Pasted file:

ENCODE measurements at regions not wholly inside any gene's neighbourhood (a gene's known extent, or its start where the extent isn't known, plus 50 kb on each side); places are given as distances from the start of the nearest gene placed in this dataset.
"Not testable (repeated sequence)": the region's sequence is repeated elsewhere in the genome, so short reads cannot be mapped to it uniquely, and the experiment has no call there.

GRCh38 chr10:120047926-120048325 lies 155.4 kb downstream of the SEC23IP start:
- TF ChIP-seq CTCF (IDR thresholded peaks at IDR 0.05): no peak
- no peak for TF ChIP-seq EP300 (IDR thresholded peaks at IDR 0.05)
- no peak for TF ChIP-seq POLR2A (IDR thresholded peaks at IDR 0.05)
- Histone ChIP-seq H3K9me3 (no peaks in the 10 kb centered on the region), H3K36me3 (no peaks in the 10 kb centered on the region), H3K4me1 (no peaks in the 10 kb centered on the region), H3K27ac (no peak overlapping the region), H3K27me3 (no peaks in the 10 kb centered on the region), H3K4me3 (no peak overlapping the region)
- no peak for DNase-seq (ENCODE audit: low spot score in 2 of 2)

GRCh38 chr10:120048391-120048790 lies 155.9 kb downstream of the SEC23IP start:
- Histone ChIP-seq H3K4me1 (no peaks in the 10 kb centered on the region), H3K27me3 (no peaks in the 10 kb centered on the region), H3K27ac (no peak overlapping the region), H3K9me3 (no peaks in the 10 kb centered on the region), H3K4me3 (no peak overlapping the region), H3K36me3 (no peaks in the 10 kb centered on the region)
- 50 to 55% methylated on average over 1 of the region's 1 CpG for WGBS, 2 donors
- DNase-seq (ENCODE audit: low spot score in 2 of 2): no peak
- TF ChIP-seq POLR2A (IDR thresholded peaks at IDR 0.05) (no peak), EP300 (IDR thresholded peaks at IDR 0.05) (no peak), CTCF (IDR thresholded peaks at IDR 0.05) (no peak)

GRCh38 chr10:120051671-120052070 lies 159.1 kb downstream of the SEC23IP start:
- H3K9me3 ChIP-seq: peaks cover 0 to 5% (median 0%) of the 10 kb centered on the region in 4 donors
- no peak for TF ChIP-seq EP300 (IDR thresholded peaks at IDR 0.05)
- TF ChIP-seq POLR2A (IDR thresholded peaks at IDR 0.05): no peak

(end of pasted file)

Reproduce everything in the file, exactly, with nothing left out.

ENCODE measurements at regions not wholly inside any gene's neighbourhood (a gene's known extent, or its start where the extent isn't known, plus 50 kb on each side); places are given as distances from the start of the nearest gene placed in this dataset.
"Not testable (repeated sequence)": the region's sequence is repeated elsewhere in the genome, so short reads cannot be mapped to it uniquely, and the experiment has no call there.

GRCh38 chr10:120047926-120048325 lies 155.4 kb downstream of the SEC23IP start:
- TF ChIP-seq CTCF (IDR thresholded peaks at IDR 0.05): no peak
- no peak for TF ChIP-seq EP300 (IDR thresholded peaks at IDR 0.05)
- no peak for TF ChIP-seq POLR2A (IDR thresholded peaks at IDR 0.05)
- Histone ChIP-seq H3K9me3 (no peaks in the 10 kb centered on the region), H3K36me3 (no peaks in the 10 kb centered on the region), H3K4me1 (no peaks in the 10 kb centered on the region), H3K27ac (no peak overlapping the region), H3K27me3 (no peaks in the 10 kb centered on the region), H3K4me3 (no peak overlapping the region)
- no peak for DNase-seq (ENCODE audit: low spot score in 2 of 2)

GRCh38 chr10:120048391-120048790 lies 155.9 kb downstream of the SEC23IP start:
- Histone ChIP-seq H3K4me1 (no peaks in the 10 kb centered on the region), H3K27me3 (no peaks in the 10 kb centered on the region), H3K27ac (no peak overlapping the region), H3K9me3 (no peaks in the 10 kb centered on the region), H3K4me3 (no peak overlapping the region), H3K36me3 (no peaks in the 10 kb centered on the region)
- 50 to 55% methylated on average over 1 of the region's 1 CpG for WGBS, 2 donors
- DNase-seq (ENCODE audit: low spot score in 2 of 2): no peak
- TF ChIP-seq POLR2A (IDR thresholded peaks at IDR 0.05) (no peak), EP300 (IDR thresholded peaks at IDR 0.05) (no peak), CTCF (IDR thresholded peaks at IDR 0.05) (no peak)

GRCh38 chr10:120051671-120052070 lies 159.1 kb downstream of the SEC23IP start:
- H3K9me3 ChIP-seq: peaks cover 0 to 5% (median 0%) of the 10 kb centered on the region in 4 donors
- no peak for TF ChIP-seq EP300 (IDR thresholded peaks at IDR 0.05)
- TF ChIP-seq POLR2A (IDR thresholded peaks at IDR 0.05): no peak